In the spring of 2016, she took a trip to the New York Yacht Club, where she pitched her idea to expand Healing Winds. Inspired by the story of Healing Winds, an anonymous donor offered the O’Day 39-foot vessel Gypsy Wind. The larger boat allowed the group to run 47 sails between June and October of 2017, taking out 432 people.
It also encouraged Johnson to think about how to expand to other states. When the nonprofit was recently offered a C&C (Cuthbertson & Cassian) 37-foot sailboat she decided that vessel would stay in Cape Ann, Mass., where Johnson has been in contact with several sailors interested in establishing a new Salem-based chapter of Healing Winds.
“Our goal is to serve as many people as possible, while making sure that the branding is consistent,” says Johnson. She said she’s been contacted by sailing groups in 13 port cities across the country, including Chicago, San Francisco, New York and Baltimore, who have expressed interest in starting their own Healing Winds chapters. Donors have likewise popped up to offer boats.
“Opening a new chapter on the ocean will open the gates for fundraising,” said Johnson. After the Boston area, she has her sights set on opening a chapter in the Southeast. “In Charleston or West Palm Beach you can sail 11 months out of the year. Here, it’s June through September, sometimes October.”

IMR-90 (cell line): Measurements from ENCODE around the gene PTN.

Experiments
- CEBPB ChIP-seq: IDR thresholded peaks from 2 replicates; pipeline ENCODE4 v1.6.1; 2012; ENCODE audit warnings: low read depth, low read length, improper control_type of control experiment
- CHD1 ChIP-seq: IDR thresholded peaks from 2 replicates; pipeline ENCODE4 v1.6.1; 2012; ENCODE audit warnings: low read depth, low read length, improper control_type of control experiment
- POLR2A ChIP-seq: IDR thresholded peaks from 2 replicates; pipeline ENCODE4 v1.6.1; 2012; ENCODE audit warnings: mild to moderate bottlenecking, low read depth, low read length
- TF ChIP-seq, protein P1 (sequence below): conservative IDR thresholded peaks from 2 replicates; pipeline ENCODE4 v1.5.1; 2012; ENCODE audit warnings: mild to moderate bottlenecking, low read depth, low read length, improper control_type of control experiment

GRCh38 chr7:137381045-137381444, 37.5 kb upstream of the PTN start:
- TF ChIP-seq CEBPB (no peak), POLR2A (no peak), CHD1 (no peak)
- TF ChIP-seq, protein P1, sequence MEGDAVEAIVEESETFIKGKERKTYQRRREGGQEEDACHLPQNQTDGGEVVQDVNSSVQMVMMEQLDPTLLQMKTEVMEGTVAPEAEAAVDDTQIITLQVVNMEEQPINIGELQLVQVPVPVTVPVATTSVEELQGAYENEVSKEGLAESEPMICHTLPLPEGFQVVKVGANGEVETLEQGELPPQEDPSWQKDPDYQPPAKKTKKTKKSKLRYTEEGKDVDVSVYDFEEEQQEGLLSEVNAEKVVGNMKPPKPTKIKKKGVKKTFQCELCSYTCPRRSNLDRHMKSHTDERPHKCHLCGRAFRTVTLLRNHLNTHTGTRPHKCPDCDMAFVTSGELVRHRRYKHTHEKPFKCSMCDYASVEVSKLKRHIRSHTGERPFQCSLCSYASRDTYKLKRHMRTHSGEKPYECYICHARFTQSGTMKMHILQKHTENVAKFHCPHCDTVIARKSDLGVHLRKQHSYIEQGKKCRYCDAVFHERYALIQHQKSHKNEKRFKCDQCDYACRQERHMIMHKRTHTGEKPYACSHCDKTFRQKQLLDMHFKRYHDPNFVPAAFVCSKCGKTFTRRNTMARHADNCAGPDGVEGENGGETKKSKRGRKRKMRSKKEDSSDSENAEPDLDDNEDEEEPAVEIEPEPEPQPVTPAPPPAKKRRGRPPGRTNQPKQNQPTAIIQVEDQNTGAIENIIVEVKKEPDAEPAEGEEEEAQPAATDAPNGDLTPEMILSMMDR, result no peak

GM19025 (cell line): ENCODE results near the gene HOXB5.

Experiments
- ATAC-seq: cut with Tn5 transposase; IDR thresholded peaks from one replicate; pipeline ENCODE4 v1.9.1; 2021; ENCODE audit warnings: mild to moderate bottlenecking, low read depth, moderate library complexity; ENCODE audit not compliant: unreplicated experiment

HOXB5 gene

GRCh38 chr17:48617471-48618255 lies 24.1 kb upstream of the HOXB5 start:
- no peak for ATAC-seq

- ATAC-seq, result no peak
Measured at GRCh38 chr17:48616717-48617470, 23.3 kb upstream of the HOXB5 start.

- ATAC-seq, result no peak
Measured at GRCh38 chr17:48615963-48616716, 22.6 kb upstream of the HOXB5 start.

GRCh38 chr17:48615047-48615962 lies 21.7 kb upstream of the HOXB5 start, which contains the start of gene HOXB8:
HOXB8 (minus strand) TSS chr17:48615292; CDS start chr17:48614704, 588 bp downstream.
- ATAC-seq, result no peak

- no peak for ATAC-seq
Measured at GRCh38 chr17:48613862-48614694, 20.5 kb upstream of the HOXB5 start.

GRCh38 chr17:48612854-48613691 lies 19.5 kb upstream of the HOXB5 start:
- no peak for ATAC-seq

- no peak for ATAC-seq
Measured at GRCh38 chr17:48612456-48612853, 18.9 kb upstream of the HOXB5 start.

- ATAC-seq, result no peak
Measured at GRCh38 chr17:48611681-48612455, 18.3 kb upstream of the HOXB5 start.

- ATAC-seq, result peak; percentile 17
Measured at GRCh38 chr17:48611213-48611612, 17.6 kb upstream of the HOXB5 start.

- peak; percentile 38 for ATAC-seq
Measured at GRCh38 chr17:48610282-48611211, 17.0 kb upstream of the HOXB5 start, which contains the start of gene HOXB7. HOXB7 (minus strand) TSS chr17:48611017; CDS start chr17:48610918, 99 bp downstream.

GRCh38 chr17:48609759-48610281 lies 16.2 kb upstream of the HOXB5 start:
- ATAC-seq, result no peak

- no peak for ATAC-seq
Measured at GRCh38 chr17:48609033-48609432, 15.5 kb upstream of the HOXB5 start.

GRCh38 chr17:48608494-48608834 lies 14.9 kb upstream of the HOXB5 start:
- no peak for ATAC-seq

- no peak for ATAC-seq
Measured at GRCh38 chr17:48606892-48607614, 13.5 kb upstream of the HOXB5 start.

Healing Winds is funded primarily through donations. Johnson said the organization’s mission is easy to pitch. “People really want to get on board with this cause.” Locally, sailors have been eager to donate sails, labor and equipment. “I think that people want to give funds and see them stay in their community.” She’s been working with attorneys from Burlington-based law firm Downs Rachlin Martin to craft agreements that maintain a consistent brand, but allow each chapter to function as its own 501(c)(3) charity.
On the boat, Johnson is gregarious and warm. She leads with the effortless confidence of someone who has been a ship’s captain for a long time. She spends a full day training each volunteer in how to be professional while connecting with people who may have a terminal illness or an unknown amount of time to live. Lisa Torres said this diligence shows in the crew members’ demeanors. “I was impressed,” she said of the crew’s professionalism.
“We aim to deliver a day without cancer,” said Johnson when we arrived back at the dock. To do this effectively, she says Healing Winds has to expand beyond Lake Champlain.
Newman says she supports that expansion. “To go from a hospital to a boat in a beautiful landscape, to have the wind in your hair and see the beauty around us… to feel exhilarated again, people all over the world need this. It is so much more than a boat ride.”